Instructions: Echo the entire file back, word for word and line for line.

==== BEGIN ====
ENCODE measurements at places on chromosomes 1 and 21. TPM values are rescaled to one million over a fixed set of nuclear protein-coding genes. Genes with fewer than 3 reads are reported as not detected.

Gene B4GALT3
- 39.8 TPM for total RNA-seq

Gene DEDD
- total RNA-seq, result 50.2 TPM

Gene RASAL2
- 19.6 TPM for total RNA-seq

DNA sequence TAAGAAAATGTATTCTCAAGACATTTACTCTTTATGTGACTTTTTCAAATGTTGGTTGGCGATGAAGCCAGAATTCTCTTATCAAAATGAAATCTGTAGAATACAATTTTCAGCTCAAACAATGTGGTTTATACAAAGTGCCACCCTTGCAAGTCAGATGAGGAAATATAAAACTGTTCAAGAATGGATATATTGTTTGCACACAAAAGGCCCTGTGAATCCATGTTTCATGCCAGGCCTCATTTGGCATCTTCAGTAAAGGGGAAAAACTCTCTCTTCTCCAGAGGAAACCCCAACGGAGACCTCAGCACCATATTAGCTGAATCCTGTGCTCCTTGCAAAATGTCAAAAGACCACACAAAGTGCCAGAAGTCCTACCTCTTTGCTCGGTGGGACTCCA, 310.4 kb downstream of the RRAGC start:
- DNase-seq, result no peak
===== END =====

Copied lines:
ENCODE measurements at places on chromosomes 1 and 21. TPM values are rescaled to one million over a fixed set of nuclear protein-coding genes. Genes with fewer than 3 reads are reported as not detected.

Gene B4GALT3
- 39.8 TPM for total RNA-seq

Gene DEDD
- total RNA-seq, result 50.2 TPM

Gene RASAL2
- 19.6 TPM for total RNA-seq

DNA sequence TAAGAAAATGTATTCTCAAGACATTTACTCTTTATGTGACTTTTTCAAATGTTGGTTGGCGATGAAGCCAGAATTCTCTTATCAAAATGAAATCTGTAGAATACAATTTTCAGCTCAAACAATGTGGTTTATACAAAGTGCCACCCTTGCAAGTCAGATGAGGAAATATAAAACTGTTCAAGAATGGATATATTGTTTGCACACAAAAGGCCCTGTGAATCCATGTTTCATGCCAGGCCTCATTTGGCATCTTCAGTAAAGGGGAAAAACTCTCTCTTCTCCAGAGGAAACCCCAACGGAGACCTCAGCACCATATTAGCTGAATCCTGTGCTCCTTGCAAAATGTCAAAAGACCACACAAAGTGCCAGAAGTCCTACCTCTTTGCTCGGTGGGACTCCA, 310.4 kb downstream of the RRAGC start:
- DNase-seq, result no peak